iPod Sport coming from Apple soon? [Unwired View]

iPod Nike Training System


We read amazing news every day, – but this one will make you say "Wow!!".  Apple and Nike have got together to create a system where your sneakers talk to your iPod Nano and your iPod Nano talks to a website that monitors your fitness regime.

Not only that but your iPod Nano talks to you as you go for your run to let you know how your progress is – and by the click of a button, you can get your "Power Song" on to make sure you get a personal best on this run.

The system includes an attachment for your iPod Nano, a number of smart sneakers and clothing that integrate your player and phones.  Check out the link to see a video ad for the product…Nikeplus

Myvu Reviewed (Verdict: Better than Geordi’s)

Pretty cool accessory for portable video player owners.  The video is 320×240 on a 4:3 aspect ratio, and feels like watching a 30" screen from a meter or so away. The resolution is perfect for an iPod video, but may not be great when watching higher quality DVDs. The battery life is reported to be round 6 hours.  They are also reported to be fairly comfortable, like wearing sunglasses that take 3 AAA batteries.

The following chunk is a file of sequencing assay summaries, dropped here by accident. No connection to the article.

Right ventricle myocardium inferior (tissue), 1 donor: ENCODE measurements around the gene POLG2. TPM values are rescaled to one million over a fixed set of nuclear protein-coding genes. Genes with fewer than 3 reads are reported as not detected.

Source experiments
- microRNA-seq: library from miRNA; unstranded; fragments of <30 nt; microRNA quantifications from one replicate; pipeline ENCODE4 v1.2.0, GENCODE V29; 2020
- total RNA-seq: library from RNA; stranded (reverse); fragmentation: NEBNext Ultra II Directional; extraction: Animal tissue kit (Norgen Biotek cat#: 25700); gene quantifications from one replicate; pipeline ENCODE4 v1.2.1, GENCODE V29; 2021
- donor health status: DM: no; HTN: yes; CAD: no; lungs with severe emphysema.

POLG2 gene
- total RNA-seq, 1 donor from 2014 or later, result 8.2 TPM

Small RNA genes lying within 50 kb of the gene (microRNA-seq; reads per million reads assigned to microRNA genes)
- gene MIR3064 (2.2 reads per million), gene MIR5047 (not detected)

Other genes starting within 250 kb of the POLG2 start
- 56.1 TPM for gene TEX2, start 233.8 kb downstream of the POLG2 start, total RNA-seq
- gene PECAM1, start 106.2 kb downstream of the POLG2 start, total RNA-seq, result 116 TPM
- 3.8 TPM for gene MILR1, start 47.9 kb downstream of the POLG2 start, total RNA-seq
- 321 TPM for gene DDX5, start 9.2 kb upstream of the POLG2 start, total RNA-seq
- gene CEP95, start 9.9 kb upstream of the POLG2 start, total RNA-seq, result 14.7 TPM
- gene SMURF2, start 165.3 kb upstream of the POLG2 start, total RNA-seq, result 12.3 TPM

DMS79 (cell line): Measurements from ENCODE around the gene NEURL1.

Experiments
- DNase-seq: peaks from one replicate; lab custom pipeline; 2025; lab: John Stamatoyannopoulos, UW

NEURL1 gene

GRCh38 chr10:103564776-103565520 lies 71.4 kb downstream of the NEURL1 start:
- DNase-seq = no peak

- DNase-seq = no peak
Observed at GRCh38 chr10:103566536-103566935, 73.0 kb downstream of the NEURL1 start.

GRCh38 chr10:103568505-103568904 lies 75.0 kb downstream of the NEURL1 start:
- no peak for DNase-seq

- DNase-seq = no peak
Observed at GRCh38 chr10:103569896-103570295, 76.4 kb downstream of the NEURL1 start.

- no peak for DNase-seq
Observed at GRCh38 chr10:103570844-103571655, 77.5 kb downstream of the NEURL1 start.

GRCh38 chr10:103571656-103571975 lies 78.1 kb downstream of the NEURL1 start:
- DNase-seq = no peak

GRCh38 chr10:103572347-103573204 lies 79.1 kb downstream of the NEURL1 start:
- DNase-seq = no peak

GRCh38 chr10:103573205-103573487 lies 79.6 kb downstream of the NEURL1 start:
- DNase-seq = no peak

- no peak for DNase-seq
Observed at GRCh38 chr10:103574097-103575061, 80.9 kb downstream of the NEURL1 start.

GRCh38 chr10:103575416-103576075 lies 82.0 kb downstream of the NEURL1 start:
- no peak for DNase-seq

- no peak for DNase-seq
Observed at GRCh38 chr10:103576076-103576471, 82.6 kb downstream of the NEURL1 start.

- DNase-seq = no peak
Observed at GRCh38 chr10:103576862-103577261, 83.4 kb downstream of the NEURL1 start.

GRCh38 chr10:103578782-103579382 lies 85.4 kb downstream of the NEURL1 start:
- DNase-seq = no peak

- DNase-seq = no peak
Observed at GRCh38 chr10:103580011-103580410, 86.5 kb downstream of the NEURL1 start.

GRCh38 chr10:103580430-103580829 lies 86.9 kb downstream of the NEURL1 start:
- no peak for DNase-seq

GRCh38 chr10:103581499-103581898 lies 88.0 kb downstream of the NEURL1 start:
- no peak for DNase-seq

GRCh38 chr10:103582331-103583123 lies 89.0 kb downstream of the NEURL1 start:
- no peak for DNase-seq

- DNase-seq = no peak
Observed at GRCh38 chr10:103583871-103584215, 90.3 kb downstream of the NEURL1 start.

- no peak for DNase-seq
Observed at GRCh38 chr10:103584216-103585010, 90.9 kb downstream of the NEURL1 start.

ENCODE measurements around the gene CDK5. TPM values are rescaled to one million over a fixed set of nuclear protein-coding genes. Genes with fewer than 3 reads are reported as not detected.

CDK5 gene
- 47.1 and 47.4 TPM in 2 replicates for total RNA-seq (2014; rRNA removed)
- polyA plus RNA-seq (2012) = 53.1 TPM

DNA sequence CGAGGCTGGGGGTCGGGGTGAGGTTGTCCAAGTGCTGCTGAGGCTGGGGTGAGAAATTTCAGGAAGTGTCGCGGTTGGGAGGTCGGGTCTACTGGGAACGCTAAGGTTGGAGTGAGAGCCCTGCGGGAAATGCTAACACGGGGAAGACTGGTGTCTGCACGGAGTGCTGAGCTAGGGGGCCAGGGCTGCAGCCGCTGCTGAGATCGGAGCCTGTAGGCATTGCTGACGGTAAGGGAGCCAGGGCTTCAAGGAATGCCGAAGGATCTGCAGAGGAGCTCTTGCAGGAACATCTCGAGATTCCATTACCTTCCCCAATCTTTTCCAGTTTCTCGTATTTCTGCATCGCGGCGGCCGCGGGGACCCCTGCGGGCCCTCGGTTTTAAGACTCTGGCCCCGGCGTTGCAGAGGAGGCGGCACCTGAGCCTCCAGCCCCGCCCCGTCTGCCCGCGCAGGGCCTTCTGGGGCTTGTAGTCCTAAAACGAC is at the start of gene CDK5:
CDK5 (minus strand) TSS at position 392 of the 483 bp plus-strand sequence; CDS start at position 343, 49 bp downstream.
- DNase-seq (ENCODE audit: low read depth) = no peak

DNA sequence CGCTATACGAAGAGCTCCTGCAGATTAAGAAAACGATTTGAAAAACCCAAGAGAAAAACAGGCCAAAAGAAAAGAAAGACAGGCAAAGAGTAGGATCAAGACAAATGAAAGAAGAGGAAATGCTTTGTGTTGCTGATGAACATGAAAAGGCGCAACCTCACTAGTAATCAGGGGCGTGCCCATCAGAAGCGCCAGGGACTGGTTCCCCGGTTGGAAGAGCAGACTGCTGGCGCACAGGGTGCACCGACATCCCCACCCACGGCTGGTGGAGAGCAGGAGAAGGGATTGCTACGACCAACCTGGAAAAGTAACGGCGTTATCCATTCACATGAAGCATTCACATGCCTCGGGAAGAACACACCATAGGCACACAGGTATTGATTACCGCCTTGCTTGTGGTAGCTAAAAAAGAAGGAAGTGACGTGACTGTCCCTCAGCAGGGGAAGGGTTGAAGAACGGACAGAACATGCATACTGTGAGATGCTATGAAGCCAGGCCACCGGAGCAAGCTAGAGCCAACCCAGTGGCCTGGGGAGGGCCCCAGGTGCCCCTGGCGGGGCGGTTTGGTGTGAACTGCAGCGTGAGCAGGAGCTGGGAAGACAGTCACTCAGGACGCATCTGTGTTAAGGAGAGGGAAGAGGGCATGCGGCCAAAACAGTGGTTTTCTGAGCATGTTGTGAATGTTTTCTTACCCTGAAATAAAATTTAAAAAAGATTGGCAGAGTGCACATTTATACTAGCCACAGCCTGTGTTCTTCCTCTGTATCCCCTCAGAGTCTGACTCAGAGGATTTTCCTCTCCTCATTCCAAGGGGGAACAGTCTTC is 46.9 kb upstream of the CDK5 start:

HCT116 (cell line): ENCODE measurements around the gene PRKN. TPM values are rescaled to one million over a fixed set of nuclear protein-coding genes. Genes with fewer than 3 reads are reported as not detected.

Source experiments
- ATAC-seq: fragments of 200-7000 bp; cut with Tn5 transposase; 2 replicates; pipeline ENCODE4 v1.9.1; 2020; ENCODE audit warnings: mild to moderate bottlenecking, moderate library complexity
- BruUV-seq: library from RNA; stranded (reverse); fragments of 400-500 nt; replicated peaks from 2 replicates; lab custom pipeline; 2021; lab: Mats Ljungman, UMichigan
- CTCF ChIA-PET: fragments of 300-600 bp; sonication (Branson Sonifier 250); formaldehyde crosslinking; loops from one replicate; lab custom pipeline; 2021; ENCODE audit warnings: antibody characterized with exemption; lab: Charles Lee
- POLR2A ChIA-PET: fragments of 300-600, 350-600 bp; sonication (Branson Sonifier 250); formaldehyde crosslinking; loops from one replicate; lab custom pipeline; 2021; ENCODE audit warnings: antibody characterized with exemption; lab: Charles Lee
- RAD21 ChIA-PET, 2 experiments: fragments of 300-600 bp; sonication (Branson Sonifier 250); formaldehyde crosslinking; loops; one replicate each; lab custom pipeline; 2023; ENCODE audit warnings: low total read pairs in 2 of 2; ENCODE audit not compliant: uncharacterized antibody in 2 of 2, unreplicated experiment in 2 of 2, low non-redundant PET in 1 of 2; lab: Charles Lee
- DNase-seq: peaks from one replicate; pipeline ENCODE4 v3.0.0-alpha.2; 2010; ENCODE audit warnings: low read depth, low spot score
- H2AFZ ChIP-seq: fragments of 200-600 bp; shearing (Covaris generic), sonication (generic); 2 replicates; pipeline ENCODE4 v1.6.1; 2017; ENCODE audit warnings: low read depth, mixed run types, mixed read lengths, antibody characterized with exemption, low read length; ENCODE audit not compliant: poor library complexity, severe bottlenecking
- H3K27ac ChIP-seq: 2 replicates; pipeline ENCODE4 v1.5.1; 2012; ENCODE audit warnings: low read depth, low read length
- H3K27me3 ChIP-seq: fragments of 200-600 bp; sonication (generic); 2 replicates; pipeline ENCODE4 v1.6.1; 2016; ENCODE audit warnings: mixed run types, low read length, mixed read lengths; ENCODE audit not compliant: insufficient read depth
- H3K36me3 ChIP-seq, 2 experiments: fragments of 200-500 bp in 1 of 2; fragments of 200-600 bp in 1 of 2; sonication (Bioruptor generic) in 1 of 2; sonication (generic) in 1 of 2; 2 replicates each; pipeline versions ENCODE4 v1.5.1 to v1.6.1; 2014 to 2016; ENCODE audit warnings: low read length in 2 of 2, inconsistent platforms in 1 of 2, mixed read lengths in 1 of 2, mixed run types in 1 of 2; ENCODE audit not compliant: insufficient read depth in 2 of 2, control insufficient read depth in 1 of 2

Available now for $269.

mvyu – a personal media viewer [Mobility Site]

Warm Watts for Wireless

A tiny new generator that produces electricity from small variations in temperature could turn people into power packs for medical implants and clear the way for complex wireless monitoring systems.

Makers of tiny wireless sensors used for tracking vital signs of people in their homes or watching environmental conditions in large buildings have long faced a power problem: Batteries only last so long. And they can be difficult to replace or recharge in a device implanted, for example, inside a person's thigh.

But a breakthrough in miniaturization promises to tap unlimited power with small, implantable thermoelectric generators capable of producing electricity from ambient heat.

Wired Article  

South Korea outfitting elderly, disabled with bioshirts

Proving that there's more to working in South Korea's Ministry of Information and Communication than just building insect-like robot soldiers for surveillance and killing, the department has initiated a pilot program which was designed to prevent, and not cause, people's deaths. Specifically, the agency is outfitting 100 elderly and disabled folks in Daegu City with so-called bioshirts, which as we've seen before, monitor a patient's vital signs and wirelessly signal for help if anything is awry. Called the "U-Healthcare Service," the $1.4 million program is initially targeting senior citizens who live alone, as well as patients with chronic ailments, and also provides options for running self-diagnostics, enabling remote monitoring, and even rudimentary medical consultations.

[Via Smart Mobs, image courtesy of Sensatex]